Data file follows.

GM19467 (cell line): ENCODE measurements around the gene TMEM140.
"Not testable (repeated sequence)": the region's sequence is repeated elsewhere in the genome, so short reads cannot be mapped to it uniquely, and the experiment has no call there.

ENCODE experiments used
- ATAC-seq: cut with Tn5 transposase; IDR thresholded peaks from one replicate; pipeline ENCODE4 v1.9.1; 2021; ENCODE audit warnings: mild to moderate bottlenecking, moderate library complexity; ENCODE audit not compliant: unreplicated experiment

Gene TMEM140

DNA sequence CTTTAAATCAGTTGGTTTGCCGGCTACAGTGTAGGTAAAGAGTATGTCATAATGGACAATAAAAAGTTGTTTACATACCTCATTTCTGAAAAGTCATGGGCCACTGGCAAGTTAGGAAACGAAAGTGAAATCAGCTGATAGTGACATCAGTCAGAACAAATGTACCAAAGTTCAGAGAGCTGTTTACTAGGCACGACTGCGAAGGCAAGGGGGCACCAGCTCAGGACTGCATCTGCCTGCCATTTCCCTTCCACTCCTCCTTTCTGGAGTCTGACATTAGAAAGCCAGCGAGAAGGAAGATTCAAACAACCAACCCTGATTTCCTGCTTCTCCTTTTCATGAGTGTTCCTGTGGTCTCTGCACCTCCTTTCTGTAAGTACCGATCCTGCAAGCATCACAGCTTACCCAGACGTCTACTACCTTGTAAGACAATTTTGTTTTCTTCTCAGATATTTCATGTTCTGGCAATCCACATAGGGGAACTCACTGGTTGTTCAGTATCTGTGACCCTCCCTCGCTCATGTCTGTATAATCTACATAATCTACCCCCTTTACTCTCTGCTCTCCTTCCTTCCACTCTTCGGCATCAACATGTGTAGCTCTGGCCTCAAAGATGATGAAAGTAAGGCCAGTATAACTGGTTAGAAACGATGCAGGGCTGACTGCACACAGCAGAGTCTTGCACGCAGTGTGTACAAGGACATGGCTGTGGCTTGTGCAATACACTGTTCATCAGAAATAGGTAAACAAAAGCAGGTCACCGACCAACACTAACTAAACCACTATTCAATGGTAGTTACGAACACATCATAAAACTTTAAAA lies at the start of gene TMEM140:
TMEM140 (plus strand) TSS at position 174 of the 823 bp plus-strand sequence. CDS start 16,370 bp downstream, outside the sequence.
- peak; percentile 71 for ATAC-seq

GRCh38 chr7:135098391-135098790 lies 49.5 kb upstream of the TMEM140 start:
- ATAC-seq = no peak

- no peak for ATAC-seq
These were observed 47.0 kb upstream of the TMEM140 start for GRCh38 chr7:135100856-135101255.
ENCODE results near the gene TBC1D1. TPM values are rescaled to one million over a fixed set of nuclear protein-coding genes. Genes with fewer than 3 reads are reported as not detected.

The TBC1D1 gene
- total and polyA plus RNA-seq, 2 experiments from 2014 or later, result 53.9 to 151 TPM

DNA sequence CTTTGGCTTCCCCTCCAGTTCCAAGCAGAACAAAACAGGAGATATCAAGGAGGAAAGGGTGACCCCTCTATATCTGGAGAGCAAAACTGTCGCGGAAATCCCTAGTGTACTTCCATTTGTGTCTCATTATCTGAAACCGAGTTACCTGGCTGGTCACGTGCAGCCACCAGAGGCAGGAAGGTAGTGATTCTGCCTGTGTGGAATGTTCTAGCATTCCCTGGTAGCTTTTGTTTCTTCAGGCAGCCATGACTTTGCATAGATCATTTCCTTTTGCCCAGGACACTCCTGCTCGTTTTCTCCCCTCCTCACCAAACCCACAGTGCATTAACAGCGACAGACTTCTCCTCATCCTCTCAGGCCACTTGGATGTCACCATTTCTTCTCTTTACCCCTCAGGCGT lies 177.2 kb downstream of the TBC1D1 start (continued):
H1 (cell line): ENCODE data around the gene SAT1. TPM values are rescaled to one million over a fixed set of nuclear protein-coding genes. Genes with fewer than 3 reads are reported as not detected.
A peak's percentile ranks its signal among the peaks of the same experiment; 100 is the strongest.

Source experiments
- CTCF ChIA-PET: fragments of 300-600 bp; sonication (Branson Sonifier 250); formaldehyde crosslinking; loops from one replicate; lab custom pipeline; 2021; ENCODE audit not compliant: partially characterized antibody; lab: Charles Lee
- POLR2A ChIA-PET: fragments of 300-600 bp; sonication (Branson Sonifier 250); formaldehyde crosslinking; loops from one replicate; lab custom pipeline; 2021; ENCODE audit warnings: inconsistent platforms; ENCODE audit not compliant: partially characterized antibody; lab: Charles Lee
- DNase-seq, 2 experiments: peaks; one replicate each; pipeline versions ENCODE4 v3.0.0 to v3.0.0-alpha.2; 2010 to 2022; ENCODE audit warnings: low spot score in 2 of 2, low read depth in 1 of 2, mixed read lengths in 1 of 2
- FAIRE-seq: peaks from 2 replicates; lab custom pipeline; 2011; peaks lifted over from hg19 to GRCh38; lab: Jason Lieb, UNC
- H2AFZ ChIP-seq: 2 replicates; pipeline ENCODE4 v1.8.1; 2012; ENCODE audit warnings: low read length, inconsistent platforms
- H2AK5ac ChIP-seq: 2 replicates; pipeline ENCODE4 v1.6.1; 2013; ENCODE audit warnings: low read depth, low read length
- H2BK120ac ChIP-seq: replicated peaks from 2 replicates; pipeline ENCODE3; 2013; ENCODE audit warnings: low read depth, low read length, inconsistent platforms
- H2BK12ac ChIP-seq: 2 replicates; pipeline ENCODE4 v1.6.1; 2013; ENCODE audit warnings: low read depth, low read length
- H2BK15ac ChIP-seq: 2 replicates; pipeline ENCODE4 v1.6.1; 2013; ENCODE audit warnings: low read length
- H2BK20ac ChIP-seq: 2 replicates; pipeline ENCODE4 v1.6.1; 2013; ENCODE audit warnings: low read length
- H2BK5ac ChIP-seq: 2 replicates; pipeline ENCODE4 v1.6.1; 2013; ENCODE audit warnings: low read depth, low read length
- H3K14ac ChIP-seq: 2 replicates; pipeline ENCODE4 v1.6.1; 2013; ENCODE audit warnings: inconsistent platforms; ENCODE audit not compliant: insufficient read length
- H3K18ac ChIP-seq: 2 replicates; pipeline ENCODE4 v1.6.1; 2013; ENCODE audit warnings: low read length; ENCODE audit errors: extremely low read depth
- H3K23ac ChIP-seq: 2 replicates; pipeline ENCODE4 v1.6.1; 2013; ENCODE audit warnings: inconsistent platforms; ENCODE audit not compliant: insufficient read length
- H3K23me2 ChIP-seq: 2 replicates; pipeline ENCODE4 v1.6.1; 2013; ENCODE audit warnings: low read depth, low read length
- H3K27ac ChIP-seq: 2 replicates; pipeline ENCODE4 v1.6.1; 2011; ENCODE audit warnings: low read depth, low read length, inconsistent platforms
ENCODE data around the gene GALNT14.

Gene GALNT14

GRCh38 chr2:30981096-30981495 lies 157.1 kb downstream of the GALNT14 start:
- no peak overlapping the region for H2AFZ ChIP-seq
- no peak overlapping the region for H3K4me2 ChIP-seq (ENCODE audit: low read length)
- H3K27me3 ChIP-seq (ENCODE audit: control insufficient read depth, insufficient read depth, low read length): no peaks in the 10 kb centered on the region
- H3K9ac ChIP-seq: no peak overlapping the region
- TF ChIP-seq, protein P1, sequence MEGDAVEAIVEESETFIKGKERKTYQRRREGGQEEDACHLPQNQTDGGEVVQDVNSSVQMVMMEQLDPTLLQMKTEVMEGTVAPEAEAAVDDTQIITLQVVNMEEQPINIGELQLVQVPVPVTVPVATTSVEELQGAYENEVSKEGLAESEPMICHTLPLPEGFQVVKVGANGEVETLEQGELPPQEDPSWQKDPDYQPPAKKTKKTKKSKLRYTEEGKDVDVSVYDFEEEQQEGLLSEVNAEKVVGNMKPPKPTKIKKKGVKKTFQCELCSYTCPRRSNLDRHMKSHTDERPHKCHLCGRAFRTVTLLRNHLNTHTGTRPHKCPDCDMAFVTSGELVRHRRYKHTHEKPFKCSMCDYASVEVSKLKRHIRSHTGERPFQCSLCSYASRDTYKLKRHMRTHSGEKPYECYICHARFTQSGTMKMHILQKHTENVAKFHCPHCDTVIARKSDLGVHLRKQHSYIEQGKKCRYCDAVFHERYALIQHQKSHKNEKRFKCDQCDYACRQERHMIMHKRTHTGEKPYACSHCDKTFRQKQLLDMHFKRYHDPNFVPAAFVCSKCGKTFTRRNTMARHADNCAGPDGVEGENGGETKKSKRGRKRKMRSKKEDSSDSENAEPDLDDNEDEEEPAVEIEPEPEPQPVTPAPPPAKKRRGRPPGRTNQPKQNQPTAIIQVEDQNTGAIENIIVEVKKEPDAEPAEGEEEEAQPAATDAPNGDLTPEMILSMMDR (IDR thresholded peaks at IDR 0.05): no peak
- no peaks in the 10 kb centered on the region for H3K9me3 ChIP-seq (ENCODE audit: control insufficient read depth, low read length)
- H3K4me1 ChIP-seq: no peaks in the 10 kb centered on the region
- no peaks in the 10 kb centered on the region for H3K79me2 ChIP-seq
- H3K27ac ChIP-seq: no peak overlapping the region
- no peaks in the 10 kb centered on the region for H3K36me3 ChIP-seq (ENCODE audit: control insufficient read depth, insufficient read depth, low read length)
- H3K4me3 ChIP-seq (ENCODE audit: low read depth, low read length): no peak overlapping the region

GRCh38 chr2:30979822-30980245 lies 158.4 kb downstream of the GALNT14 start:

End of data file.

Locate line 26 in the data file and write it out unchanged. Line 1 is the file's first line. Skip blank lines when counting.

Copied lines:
- H2BK120ac ChIP-seq: replicated peaks from 2 replicates; pipeline ENCODE3; 2013; ENCODE audit warnings: low read depth, low read length, inconsistent platforms